If you want to redistribute a (modified) version of a work, the GFDL also requires that you accompany it with a copy of the GFDL and list at least five of the principal authors of the work on its title page. That's also widely ignored, by Wikipedia and others.

      A work licensed under CC-BY-SA can be relicensed under any later version of CC-BY-SA and also under any license deemed equivalent by Creative Commons (since CC-BY-SA 3.0). A work licensed under GFDL can only be relicensed under a later version if the licensor explicitly added a clause to that effect; the Wikipedia license agreement contains such a clause, but a downstream distributor could remove it.

      • Re:Difference? (Score:5, Insightful)

        by Teancum (67324) <{ten.orezten} {ta} {gninroh_trebor}> on Saturday December 01, 2007 @09:07PM (#21548425) Homepage Journal

        GFDL requires that so-called "Invariant Sections" (talking about the author and their relationship to the subject matter) be carried forward into future versions unchanged. Wikipedia articles don't have Invariant Sections, but you could take a Wikipedia article, change it, and then add an invariant section; everybody who wanted to use your changes would then have to keep the invariant section intact.

        GFDL also requires that the title of the work be changed after every modification, and that sections titled "Acknowledgment" and "Dedication" be kept intact. Nobody really cares about these clauses, and Wikipedia has long ignored them.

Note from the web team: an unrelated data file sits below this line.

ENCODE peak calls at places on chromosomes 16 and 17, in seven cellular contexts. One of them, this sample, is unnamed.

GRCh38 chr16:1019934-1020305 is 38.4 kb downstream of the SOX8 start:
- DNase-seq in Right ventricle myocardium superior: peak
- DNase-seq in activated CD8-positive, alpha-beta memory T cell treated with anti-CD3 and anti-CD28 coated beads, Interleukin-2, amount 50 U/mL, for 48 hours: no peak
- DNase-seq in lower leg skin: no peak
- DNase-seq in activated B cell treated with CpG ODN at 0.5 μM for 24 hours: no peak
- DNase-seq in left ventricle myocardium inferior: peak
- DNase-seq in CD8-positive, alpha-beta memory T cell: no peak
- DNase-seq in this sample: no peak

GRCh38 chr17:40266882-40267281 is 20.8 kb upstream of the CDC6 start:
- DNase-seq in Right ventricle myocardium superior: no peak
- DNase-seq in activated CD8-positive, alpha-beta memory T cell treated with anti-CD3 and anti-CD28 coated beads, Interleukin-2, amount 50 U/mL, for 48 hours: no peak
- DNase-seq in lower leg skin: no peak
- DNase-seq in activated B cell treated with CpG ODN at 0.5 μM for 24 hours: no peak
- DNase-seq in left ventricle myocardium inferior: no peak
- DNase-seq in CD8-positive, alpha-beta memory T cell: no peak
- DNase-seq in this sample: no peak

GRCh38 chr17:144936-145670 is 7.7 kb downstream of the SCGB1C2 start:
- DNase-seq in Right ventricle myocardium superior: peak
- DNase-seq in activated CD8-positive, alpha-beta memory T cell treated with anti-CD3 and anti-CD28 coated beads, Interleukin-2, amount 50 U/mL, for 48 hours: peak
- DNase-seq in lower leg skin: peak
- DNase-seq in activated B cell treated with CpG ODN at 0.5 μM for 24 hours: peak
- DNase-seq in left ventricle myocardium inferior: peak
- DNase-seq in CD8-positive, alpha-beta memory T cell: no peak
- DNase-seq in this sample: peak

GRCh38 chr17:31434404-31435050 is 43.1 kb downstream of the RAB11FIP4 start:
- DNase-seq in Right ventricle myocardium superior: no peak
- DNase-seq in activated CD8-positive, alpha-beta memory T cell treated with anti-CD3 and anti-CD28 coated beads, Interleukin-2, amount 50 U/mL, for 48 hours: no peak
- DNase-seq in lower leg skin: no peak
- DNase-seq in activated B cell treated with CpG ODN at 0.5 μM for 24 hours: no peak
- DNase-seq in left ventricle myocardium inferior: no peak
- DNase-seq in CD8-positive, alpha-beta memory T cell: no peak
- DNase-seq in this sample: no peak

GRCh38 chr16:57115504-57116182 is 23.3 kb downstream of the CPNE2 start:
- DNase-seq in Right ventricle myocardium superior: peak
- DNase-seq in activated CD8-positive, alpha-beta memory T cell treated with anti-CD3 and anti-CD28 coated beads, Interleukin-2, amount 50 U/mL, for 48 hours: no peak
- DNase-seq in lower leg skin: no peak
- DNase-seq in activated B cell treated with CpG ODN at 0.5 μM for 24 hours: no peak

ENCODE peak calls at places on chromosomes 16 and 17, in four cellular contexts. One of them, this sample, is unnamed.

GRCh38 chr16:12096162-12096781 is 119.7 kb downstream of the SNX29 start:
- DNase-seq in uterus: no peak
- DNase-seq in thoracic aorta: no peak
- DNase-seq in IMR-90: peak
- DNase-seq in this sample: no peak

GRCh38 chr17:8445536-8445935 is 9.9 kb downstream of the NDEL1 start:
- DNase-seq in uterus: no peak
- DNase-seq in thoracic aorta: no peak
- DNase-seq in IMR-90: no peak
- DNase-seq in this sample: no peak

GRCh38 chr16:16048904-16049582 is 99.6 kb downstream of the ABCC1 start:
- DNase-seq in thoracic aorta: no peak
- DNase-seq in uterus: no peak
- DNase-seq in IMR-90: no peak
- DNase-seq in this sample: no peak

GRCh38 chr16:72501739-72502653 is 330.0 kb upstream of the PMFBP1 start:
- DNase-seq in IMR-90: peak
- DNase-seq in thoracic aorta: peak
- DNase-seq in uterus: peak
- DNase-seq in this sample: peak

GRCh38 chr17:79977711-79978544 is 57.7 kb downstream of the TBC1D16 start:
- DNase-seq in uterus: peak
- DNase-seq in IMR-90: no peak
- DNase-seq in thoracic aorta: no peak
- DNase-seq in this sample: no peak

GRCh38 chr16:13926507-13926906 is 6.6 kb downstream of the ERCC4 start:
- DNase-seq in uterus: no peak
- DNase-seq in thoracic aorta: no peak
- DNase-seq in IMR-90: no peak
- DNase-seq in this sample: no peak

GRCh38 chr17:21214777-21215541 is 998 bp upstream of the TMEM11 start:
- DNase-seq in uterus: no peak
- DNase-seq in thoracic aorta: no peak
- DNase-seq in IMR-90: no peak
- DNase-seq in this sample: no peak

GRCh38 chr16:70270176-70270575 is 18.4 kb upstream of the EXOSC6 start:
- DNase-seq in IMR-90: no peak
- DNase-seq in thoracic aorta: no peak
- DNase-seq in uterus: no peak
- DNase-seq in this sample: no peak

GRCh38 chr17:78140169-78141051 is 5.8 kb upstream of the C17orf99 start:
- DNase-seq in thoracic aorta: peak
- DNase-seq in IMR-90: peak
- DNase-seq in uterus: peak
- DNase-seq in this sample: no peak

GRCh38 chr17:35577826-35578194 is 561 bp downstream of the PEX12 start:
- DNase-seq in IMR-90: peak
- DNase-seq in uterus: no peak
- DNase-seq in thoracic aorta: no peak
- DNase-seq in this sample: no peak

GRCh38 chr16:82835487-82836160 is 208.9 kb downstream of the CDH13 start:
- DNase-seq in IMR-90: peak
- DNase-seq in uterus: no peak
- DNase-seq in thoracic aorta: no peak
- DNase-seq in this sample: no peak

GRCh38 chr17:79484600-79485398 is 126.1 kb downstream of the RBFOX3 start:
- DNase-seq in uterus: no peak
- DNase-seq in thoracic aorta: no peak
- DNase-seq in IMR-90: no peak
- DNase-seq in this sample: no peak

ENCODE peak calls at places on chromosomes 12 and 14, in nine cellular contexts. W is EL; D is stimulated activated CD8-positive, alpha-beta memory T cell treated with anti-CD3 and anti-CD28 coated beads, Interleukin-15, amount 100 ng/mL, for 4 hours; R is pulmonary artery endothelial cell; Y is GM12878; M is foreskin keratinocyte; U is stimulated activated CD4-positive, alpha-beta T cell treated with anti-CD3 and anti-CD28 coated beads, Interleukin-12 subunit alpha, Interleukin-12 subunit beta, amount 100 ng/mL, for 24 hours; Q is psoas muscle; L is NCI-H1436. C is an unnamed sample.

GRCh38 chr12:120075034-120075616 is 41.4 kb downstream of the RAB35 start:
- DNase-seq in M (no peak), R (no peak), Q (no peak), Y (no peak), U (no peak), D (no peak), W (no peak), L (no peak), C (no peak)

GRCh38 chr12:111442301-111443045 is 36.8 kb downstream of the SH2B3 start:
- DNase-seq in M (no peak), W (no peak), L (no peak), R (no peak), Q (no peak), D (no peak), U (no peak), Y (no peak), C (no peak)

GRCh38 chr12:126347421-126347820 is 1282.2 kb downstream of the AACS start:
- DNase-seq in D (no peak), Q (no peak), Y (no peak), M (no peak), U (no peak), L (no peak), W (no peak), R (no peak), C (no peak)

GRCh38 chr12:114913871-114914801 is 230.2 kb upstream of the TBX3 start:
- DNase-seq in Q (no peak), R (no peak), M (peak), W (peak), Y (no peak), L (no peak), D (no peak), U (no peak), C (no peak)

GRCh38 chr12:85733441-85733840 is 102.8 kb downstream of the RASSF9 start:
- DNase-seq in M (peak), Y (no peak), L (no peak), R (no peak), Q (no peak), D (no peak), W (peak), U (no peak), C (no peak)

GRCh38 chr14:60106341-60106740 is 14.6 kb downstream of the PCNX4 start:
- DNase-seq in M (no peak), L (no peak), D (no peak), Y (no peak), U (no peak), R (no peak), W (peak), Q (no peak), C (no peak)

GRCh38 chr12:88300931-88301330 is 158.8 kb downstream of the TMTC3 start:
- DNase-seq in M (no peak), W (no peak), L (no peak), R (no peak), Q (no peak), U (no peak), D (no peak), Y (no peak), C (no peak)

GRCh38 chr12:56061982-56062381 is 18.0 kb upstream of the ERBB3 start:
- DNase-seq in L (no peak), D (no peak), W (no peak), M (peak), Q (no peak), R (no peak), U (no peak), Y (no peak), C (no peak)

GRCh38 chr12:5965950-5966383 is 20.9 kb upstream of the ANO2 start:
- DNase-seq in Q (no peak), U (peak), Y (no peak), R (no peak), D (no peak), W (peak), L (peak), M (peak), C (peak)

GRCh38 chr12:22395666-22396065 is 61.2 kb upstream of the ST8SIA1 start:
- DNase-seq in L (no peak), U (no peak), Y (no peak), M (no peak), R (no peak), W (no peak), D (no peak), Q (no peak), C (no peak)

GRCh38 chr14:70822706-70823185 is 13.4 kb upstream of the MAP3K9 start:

If you add an invariant section, the legal requirement for keeping those invariant sections is only to those whom you distribute that new version of the content after this modification. It doesn't apply to earlier versions...and Wikipedia would as a matter of custom delete any invariant sections and material that would have to be kept.

        But on the whole, you are largely correct that Wikipedia does ignore this section of the GFDL by simply prohibiting as a matter of policy the creation of any invariant sections. There may be some GFDL'd content that was added to Wikipedia which contained invariant sections... and that content would either have to be deleted, or be in technical violation of the terms of the GFDL. The problem here is that there is, comparatively speaking, so little actual content outside of Wikimedia projects written using the GFDL that this is usually not a problem for copyright violation situations.